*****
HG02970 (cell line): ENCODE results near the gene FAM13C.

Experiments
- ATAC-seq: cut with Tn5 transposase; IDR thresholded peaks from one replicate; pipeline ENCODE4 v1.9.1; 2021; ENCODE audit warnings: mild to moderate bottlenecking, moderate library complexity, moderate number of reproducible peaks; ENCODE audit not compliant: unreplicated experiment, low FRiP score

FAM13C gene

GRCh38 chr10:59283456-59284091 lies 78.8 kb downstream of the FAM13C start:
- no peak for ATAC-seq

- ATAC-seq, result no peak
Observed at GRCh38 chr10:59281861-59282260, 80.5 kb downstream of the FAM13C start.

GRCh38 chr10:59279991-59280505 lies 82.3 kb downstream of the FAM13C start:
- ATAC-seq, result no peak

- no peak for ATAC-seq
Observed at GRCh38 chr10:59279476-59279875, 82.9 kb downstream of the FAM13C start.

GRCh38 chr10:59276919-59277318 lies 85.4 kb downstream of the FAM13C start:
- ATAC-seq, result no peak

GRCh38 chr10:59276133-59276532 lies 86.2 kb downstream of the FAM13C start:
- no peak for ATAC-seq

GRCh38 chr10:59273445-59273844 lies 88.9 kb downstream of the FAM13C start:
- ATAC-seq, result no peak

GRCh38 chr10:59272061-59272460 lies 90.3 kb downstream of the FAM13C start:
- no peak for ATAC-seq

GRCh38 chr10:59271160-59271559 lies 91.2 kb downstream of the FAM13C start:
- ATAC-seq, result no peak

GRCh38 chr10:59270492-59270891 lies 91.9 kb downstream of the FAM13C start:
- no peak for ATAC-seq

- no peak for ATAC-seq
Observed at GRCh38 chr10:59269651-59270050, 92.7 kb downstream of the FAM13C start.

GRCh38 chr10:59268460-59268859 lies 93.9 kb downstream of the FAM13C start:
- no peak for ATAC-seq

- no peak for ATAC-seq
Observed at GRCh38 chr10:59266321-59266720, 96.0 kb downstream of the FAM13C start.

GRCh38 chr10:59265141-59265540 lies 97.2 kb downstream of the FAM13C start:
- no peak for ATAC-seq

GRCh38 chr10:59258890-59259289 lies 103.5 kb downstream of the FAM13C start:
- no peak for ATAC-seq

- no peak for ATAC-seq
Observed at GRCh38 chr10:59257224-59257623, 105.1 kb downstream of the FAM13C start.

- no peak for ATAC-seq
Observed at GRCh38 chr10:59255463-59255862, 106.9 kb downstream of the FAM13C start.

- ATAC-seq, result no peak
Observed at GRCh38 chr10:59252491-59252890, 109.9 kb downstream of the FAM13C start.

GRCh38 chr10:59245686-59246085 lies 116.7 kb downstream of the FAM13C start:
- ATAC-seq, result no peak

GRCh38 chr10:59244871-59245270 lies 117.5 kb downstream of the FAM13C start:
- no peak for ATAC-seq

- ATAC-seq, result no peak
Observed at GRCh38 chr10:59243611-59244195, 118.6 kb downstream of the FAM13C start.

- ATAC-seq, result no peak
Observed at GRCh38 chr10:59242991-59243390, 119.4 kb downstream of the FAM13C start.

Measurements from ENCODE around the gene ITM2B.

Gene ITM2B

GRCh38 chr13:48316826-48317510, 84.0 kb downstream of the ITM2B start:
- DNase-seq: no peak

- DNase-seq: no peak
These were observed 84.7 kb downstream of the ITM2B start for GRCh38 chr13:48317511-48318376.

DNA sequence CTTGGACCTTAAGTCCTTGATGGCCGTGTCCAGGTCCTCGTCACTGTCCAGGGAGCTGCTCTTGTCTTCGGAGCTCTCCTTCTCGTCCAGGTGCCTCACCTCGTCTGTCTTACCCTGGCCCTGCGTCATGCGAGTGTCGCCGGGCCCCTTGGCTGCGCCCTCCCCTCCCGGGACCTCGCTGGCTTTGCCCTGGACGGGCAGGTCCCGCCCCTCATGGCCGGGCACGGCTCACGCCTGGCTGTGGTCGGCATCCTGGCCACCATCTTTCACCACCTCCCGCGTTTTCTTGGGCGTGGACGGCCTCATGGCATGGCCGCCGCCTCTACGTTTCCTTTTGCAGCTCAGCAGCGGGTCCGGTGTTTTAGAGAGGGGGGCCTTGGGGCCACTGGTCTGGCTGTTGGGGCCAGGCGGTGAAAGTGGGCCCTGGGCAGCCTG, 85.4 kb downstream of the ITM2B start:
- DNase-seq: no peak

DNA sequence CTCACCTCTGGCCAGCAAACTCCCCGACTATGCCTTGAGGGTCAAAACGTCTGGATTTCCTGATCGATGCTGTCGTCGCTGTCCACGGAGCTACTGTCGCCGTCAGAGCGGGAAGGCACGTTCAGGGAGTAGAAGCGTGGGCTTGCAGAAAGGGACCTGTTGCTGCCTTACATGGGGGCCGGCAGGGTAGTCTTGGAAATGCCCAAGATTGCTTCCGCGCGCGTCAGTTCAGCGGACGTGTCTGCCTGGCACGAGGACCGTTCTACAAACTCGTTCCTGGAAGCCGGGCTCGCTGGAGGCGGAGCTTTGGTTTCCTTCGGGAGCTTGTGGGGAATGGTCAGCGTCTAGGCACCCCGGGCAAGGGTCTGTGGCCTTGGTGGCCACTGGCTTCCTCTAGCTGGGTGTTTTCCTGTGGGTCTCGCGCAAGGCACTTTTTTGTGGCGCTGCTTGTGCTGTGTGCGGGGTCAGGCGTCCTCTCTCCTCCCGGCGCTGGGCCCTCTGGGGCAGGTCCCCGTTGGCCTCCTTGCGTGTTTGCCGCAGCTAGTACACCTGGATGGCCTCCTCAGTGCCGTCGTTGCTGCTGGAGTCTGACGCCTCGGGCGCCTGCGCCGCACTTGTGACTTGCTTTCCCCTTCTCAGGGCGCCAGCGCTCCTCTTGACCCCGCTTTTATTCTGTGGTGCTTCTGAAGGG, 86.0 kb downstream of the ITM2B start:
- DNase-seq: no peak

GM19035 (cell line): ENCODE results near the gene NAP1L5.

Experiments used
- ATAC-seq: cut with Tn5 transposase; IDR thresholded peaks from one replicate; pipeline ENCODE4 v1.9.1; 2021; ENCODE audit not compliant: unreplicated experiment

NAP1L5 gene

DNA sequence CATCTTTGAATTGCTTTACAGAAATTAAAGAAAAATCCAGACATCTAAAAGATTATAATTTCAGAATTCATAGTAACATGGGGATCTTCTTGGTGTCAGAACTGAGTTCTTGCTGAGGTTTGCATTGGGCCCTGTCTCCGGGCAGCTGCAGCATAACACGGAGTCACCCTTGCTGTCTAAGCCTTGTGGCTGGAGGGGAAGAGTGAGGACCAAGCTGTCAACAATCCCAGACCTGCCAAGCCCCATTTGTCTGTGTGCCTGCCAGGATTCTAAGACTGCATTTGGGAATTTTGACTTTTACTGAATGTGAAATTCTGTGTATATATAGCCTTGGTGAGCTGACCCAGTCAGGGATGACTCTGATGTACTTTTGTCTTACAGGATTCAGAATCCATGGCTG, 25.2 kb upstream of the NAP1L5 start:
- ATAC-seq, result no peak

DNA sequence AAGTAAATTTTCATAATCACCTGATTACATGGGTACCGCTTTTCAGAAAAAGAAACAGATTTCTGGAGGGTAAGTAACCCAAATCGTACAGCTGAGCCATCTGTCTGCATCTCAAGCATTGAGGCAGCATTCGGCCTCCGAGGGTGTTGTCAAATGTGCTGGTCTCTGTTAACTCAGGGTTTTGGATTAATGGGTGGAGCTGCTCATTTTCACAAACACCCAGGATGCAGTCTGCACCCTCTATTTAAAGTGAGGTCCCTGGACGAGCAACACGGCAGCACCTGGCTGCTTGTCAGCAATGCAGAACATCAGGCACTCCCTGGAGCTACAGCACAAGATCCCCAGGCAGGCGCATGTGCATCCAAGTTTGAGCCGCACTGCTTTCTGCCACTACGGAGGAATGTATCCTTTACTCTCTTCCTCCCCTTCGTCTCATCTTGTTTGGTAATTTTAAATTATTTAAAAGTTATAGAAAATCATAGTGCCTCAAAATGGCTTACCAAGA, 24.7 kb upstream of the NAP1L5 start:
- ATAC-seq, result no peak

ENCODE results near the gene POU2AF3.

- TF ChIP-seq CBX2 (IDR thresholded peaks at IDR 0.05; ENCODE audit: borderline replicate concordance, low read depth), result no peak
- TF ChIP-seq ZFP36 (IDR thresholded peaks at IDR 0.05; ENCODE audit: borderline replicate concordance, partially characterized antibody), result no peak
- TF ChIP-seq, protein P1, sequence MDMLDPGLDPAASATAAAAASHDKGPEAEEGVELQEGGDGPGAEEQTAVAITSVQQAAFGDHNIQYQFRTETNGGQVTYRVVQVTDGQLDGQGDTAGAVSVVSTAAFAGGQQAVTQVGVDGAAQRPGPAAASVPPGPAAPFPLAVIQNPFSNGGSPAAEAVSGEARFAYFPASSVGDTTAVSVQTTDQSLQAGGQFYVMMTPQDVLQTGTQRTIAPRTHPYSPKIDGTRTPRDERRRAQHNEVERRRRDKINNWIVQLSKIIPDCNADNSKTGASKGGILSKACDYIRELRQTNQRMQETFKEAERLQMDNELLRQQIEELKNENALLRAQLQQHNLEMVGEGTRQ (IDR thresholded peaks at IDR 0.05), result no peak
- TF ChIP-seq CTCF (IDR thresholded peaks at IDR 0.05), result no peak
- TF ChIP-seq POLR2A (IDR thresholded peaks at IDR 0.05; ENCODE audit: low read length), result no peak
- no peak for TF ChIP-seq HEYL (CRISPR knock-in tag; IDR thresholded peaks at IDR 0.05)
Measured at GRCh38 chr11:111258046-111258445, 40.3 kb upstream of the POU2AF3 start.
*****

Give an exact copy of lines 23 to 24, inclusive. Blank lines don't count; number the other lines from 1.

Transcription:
GRCh38 chr10:59270492-59270891 lies 91.9 kb downstream of the FAM13C start:
- no peak for ATAC-seq